1. ## [SOLVED] Trigonometric identity

Hi,

I've came accross this question in another forum and have no idea (yet) on how to get it ^^
Prove that :

$\prod_{k=0}^{2p-1} \frac{\cos\left(\tfrac \mu 2-\tfrac{k\pi}{2p}\right)}{\cos\left(\mu-\tfrac{k\pi}{2p}\right)}=\frac{\sin(p\mu)}{\sin(2p \mu)}$

I don't know what to use, it's university level, that's why I put it in calculus

(I don't know if it's possible, but no induction...that would not be funny )

2. Originally Posted by Moo
$\prod_{k=0}^{2p-1} \frac{\cos\left(\tfrac \mu 2-\tfrac{k\pi}{2p}\right)}{\cos\left(\mu-\tfrac{k\pi}{2p}\right)} =\frac{\sin(p\mu)}{\sin(2p\mu)}$
This looks like a question on complex numbers. Let $\alpha = e^{\pi i/p}$ (a (2p)th root of unity). Then $-\alpha$ is also a primitive (2p)th root of unity, and the roots of $\lambda^{2p}=1$ can be taken to be $\{-\alpha^k\}_{k=0}^{2p-1}$. Therefore $\lambda^{2p}-1 = \prod_{k=0}^{2p-1}(\lambda+\alpha^k)$.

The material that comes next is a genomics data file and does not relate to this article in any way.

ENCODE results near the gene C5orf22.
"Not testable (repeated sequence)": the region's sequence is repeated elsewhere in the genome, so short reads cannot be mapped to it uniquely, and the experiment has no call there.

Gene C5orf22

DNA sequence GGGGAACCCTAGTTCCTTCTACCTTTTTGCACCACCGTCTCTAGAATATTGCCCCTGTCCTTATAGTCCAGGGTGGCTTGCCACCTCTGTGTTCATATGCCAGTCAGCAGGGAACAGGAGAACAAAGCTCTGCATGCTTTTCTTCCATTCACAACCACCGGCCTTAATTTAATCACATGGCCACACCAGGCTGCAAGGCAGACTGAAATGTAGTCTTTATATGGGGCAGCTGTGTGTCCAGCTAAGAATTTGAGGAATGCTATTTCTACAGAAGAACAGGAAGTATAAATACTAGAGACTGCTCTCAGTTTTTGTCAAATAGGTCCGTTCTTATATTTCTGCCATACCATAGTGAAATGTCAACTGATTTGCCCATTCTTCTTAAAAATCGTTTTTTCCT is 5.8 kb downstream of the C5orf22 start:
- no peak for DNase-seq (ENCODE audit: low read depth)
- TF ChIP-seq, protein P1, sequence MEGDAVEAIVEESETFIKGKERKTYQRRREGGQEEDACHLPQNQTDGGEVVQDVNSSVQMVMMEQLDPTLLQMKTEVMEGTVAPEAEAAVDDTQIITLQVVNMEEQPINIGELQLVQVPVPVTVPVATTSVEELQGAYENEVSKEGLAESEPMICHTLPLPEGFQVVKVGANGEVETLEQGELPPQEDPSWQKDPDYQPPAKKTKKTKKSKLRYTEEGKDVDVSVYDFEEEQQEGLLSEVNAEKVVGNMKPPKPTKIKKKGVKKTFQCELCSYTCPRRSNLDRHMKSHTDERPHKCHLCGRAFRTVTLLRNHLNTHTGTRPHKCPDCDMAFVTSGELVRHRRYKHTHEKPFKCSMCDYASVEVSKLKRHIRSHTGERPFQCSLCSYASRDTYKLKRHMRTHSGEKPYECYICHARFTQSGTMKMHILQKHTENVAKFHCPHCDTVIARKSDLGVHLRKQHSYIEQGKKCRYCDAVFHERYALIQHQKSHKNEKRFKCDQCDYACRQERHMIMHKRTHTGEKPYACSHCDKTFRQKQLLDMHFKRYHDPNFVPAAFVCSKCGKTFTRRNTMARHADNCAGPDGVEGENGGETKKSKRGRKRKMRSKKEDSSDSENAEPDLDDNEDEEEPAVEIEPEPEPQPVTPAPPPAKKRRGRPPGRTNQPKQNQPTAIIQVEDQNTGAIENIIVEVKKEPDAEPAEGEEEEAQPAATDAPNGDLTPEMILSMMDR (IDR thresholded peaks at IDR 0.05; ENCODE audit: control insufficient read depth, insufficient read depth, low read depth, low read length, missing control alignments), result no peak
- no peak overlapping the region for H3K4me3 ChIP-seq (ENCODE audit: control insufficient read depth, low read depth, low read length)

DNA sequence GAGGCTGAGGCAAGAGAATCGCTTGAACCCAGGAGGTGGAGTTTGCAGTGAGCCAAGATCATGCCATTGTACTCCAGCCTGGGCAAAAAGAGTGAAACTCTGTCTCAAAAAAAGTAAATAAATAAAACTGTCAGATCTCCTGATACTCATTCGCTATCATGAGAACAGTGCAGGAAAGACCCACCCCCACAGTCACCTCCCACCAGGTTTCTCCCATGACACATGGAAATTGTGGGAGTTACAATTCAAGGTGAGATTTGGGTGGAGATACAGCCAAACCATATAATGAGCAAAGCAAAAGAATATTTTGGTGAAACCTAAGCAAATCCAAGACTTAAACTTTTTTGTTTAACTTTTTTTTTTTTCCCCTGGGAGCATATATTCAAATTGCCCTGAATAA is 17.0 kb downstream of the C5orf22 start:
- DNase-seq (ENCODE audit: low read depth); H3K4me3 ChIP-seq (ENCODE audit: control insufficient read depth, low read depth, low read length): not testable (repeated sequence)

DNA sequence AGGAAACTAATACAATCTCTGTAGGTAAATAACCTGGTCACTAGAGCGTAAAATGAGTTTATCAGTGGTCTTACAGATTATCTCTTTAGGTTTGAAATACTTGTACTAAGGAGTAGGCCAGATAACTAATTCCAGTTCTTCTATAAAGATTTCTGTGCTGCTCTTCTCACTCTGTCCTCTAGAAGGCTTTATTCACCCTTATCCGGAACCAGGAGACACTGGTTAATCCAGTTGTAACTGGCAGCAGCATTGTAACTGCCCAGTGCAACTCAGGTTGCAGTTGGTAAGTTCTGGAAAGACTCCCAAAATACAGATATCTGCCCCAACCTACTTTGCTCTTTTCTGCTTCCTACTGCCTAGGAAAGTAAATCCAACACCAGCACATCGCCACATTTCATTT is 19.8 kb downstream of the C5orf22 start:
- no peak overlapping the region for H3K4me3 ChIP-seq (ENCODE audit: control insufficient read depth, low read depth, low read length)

Now let $z = e^{i\mu/2}$ and $\omega = e^{\pi i/(2p)}$. Then $\frac{\sin(p\mu)}{\sin(2p\mu)} = \frac{\frac1{2i}(z^{2p}-z^{-2p})}{\frac1{2i}(z^{4p}-z^{-4p})} = \frac{z^{2p}(z^{4p}-1)}{z^{8p}-1}$. Factorise the numerator using the result in the previous paragraph with $\lambda=z^2$ (and $\alpha=\omega^2$), and the denominator with $\lambda=z^4$. This gives

$\frac{\sin(p\mu)}{\sin(2p\mu)} = \frac{z^{2p}\prod(z^2+\omega^{2k})} {\prod(z^4+\omega^{2k})} = \prod\frac{z\omega^{-k}+ z^{-1}\omega^k}{z^2\omega^{-k}+ z^{-2}\omega^k}$ (the products going from k=0 to 2p–1).

But $z\omega^{-k}+ z^{-1}\omega^k = 2\cos\bigl(\tfrac\mu2-\tfrac{k\pi}{2p}\bigr)$ and $z^2\omega^{-k}+ z^{-2}\omega^k = 2\cos\bigl(\mu-\tfrac{k\pi}{2p}\bigr)$, so that gives the result.